As Union victories piled up during 1864 and early 1865, a small number of Southern lawmakers and community leaders suggested adding slaves to the Confederate Army. At first, whites across the Confederacy voiced strong objections to the idea of fighting side-by-side with blacks. Much of this resistance came from deep-seated racism. These bigoted critics argued that slaves did not have the intelligence or discipline to be good soldiers, and they declared that they would be deeply offended if blacks were asked to help defend the Confederacy.
Other Southerners objected to the idea of enlisting slaves for more practical reasons. They noted that few slaves would willingly join the Confederate Army unless they were promised their freedom. They warned that the South's slave-based economy might be permanently damaged if large numbers of slaves were freed. Still other critics worried that if the South voluntarily armed blacks, the slaves might revolt against their owners. More than anything else, though, white opposition to the idea of adding blacks to the Confederate Army stemmed from the belief that fighting with blacks would spoil the nobility of the Southern cause. "Many Southerners apparently preferred to lose the war than to win it with the help of black men," observed James M. McPherson in Battle Cry of Freedom.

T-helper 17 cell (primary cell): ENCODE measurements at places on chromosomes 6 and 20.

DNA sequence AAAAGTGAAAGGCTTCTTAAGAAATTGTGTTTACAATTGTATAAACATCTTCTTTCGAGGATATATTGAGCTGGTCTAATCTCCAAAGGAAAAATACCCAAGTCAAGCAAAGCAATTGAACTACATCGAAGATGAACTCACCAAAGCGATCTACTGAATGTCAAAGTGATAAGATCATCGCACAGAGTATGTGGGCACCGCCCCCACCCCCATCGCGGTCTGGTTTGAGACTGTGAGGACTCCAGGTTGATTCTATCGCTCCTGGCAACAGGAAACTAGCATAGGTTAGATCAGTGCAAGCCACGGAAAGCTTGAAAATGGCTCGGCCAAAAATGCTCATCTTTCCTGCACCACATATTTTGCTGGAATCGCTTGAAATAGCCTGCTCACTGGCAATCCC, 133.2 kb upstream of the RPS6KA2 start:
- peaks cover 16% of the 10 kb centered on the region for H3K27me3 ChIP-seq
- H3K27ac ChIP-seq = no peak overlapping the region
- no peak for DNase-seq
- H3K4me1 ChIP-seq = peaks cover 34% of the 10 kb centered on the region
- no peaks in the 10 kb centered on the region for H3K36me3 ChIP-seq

By February 1865, however, important Confederate leaders like President Jefferson Davis (1808-1889) and General Lee announced their support for the use of black troops. "The negroes, under proper circumstances, will make efficient soldiers," wrote Lee on February 18. "I think we could at least do as well with them as the enemy." The general added that blacks who fought under the Confederate flag should be given their freedom after the war. "It would be neither just nor wise . . . to require them to serve as slaves [after the war]," he said.
In mid-March, Confederate lawmakers passed several preliminary bills designed to legalize the use of African Americans as Confederate soldiers. The Virginia legislature even passed a state law calling for the enlistment of black soldiers. Virginia managed to organize two companies of black soldiers to fight on behalf of the South within a few weeks of passing the law. But as it turned out, the war ended before they or any other black Confederate soldiers could take the field of battle.
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